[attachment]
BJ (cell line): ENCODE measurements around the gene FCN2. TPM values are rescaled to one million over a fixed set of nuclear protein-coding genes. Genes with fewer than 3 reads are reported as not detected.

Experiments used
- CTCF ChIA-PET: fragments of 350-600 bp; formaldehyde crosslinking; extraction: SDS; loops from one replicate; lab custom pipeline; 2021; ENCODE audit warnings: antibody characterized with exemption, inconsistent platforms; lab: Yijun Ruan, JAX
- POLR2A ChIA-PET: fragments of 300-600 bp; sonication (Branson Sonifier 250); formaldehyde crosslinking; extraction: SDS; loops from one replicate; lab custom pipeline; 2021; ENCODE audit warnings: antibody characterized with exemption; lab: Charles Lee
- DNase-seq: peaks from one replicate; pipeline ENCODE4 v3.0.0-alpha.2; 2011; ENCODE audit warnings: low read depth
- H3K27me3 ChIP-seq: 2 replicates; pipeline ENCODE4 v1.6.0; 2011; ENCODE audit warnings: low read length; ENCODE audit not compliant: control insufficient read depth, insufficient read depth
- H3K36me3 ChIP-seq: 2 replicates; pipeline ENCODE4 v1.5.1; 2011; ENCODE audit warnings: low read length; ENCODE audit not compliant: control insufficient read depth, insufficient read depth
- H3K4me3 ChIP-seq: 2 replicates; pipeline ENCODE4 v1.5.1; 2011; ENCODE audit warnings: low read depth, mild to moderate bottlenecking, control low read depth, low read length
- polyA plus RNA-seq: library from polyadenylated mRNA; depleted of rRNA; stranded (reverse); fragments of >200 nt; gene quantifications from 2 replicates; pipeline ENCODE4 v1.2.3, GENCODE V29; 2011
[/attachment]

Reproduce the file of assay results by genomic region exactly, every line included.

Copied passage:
BJ (cell line): ENCODE measurements around the gene FCN2. TPM values are rescaled to one million over a fixed set of nuclear protein-coding genes. Genes with fewer than 3 reads are reported as not detected.

Experiments used
- CTCF ChIA-PET: fragments of 350-600 bp; formaldehyde crosslinking; extraction: SDS; loops from one replicate; lab custom pipeline; 2021; ENCODE audit warnings: antibody characterized with exemption, inconsistent platforms; lab: Yijun Ruan, JAX
- POLR2A ChIA-PET: fragments of 300-600 bp; sonication (Branson Sonifier 250); formaldehyde crosslinking; extraction: SDS; loops from one replicate; lab custom pipeline; 2021; ENCODE audit warnings: antibody characterized with exemption; lab: Charles Lee
- DNase-seq: peaks from one replicate; pipeline ENCODE4 v3.0.0-alpha.2; 2011; ENCODE audit warnings: low read depth
- H3K27me3 ChIP-seq: 2 replicates; pipeline ENCODE4 v1.6.0; 2011; ENCODE audit warnings: low read length; ENCODE audit not compliant: control insufficient read depth, insufficient read depth
- H3K36me3 ChIP-seq: 2 replicates; pipeline ENCODE4 v1.5.1; 2011; ENCODE audit warnings: low read length; ENCODE audit not compliant: control insufficient read depth, insufficient read depth
- H3K4me3 ChIP-seq: 2 replicates; pipeline ENCODE4 v1.5.1; 2011; ENCODE audit warnings: low read depth, mild to moderate bottlenecking, control low read depth, low read length
- polyA plus RNA-seq: library from polyadenylated mRNA; depleted of rRNA; stranded (reverse); fragments of >200 nt; gene quantifications from 2 replicates; pipeline ENCODE4 v1.2.3, GENCODE V29; 2011